Diamonds in the rough

Being a facilitator with In-fluent over the years has given me the opportunity to interact with a wide variety of people, from school students to college going young adults, and men and women ready to take their first step into the corporate world. My experiences have been as many and varied as the people I have met, but there are a few that remain close to my heart. They are what I call, ‘My Diamonds in the Rough’.

My first diamond from five years ago, the little girl aged 8 from a leading school in South Delhi comes to my mind. Shy and timid, N always preferred to take part in activities that involved being part of a group. That way, she would not have to say much and could hide behind the more confident speakers and actors. It took me a few sessions to realise that I hadn’t heard her speak a complete sentence yet. Calling her out to enquire about the problem would not work, so I would have to think of something else. Small wins are what I would enable her with. While discussing hobbies, I recalled she had mentioned that she enjoyed drawing. So I scheduled a show and tell activity in the next class, where each student would get something they were proud of. My little caterpillar crawled out of her cocoon and blossomed into a beautiful butterfly that day. In front of the class, she was as full of colour as the crayon scenery she held. This diamond was ready to shine!

Children develop inhibitions over small things, which could have begun even by a passing comment by an adult. A chubby child of no more than 6, told repeatedly that he is fat (yes, those exact words) tries to make himself small, hiding at the back of the class with his head bowed. It was easy to ignore him and focus on the rest of the enthusiastic bunch, eager to learn. But then, that’s not what we aim for at In-fluent. Humour is a great tool in engaging children, and even though he did not intend to, he could not stop himself from laughing out loud at a silly poem or an enactment of a favourite cartoon character! In a circle activity, he saw others enjoying so much that he forgot that he was faking a headache! He quietly told me that he wanted to become the bear with the honey while the others were bees in the warm-up activity. That broke the ice! Over the next few classes, young R gradually moved from the back of the class to the middle rows to the front, all by himself. He raised his hand more frequently to answer, and I could identify his clear voice more often as the class recited a poem together. A bright smile had replaced the lowered gaze, and my treasure box of experiences had another diamond!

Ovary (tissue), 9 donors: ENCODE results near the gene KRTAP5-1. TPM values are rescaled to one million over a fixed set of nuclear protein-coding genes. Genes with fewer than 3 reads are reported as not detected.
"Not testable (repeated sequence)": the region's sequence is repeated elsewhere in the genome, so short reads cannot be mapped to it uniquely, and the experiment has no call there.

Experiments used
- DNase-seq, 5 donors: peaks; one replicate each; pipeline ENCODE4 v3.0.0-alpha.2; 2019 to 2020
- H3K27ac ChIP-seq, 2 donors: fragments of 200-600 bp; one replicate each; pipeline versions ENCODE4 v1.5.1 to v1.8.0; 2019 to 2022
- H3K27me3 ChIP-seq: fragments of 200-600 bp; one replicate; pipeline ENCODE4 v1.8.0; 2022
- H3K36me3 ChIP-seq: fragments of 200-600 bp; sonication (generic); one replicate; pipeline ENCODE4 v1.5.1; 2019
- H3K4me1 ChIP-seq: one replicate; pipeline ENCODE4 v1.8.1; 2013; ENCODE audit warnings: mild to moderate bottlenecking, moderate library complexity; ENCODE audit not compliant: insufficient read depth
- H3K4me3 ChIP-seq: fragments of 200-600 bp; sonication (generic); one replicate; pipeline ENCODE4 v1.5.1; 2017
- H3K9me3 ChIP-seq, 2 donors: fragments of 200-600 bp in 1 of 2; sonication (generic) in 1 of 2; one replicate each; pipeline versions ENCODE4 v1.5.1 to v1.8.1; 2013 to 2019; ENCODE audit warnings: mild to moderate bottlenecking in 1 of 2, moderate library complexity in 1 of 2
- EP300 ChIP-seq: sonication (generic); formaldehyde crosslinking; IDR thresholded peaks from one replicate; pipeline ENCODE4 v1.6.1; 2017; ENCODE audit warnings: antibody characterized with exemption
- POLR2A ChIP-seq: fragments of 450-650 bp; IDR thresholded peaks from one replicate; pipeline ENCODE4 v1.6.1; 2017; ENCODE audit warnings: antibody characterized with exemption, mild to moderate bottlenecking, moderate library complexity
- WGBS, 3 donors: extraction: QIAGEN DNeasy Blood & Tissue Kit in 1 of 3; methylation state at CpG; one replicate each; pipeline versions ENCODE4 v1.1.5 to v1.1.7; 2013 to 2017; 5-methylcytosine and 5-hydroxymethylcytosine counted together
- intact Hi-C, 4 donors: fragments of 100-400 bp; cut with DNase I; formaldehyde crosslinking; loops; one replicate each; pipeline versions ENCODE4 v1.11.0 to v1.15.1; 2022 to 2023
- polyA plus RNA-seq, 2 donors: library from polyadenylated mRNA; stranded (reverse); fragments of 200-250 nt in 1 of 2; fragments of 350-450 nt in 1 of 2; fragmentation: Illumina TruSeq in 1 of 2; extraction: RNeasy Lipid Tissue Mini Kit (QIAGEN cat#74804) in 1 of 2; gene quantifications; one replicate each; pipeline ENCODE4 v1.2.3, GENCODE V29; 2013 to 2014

But perhaps, the one closest to my heart, was also my biggest win. I cannot forget that first day of class 7 at one of the schools. I could barely hear her as I called out a girl’s name during roll call, so I looked up and asked whoever it was to be a little louder. Imagine my shock when I looked up and saw that the girl in question burst into tears and fled out of the classroom, not returning for the rest of the class! In the next class, she spoke a little louder but had a handkerchief over her mouth all through the class, and barely participated. I tried to involve her in activities without calling out too much attention to her. Our curriculum with them was to get the students comfortable with speaking in English, and we used a lot of role plays enacting everyday situations. Borrowing books from the library, giving directions to the canteen, and even talking on the phone with a friend. It wasn’t easy at all, but the interesting activities appealed to the still shy and reticent young girl. Gradually, armed with growing confidence and comfort with the language, the handkerchief disappeared altogether. But the best was yet to come. For the final assessment, each student had to come forward and share an incident where they used English confidently. Many of the stories were encouraging. S talked about how the class had gone on a school trip to Akshardham Temple. While walking around, they chanced upon a group of foreign tourists, who were keen to talk to this young bunch of schoolgirls. That was when S stepped forward, and confidently introduced her group to the tourists. She told them about their school, and even led a conversation on what they liked to do, and suggestions on more interesting places they could visit while in Delhi. In the end, she said that was one of the best moments for her, as she was no longer shy and was eagerly looking forward to meeting more people and talking to them. Eyes shining with newfound enthusiasm and a beaming smile, this was a new person standing tall in front of me. This, for sure, was my most brilliant diamond.

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